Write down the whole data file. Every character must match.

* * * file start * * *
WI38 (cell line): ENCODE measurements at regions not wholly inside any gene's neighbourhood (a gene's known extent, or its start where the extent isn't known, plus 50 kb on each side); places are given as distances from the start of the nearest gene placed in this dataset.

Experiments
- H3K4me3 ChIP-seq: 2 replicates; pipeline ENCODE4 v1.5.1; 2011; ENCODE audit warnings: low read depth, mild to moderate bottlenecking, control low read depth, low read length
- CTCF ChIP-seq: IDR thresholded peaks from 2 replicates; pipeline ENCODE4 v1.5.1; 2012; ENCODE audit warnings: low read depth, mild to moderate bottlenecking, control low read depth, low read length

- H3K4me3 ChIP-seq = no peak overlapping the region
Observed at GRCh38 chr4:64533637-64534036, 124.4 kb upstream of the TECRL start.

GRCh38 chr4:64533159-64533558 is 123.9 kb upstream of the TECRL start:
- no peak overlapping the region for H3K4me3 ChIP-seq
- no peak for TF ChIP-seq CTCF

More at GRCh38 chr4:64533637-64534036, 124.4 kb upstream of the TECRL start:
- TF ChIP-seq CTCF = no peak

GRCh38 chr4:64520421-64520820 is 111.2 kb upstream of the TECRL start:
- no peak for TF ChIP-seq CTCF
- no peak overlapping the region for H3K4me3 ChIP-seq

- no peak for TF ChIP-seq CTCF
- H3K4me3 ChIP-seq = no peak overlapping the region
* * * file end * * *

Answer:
WI38 (cell line): ENCODE measurements at regions not wholly inside any gene's neighbourhood (a gene's known extent, or its start where the extent isn't known, plus 50 kb on each side); places are given as distances from the start of the nearest gene placed in this dataset.

Experiments
- H3K4me3 ChIP-seq: 2 replicates; pipeline ENCODE4 v1.5.1; 2011; ENCODE audit warnings: low read depth, mild to moderate bottlenecking, control low read depth, low read length
- CTCF ChIP-seq: IDR thresholded peaks from 2 replicates; pipeline ENCODE4 v1.5.1; 2012; ENCODE audit warnings: low read depth, mild to moderate bottlenecking, control low read depth, low read length

- H3K4me3 ChIP-seq = no peak overlapping the region
Observed at GRCh38 chr4:64533637-64534036, 124.4 kb upstream of the TECRL start.

GRCh38 chr4:64533159-64533558 is 123.9 kb upstream of the TECRL start:
- no peak overlapping the region for H3K4me3 ChIP-seq
- no peak for TF ChIP-seq CTCF

More at GRCh38 chr4:64533637-64534036, 124.4 kb upstream of the TECRL start:
- TF ChIP-seq CTCF = no peak

GRCh38 chr4:64520421-64520820 is 111.2 kb upstream of the TECRL start:
- no peak for TF ChIP-seq CTCF
- no peak overlapping the region for H3K4me3 ChIP-seq

- no peak for TF ChIP-seq CTCF
- H3K4me3 ChIP-seq = no peak overlapping the region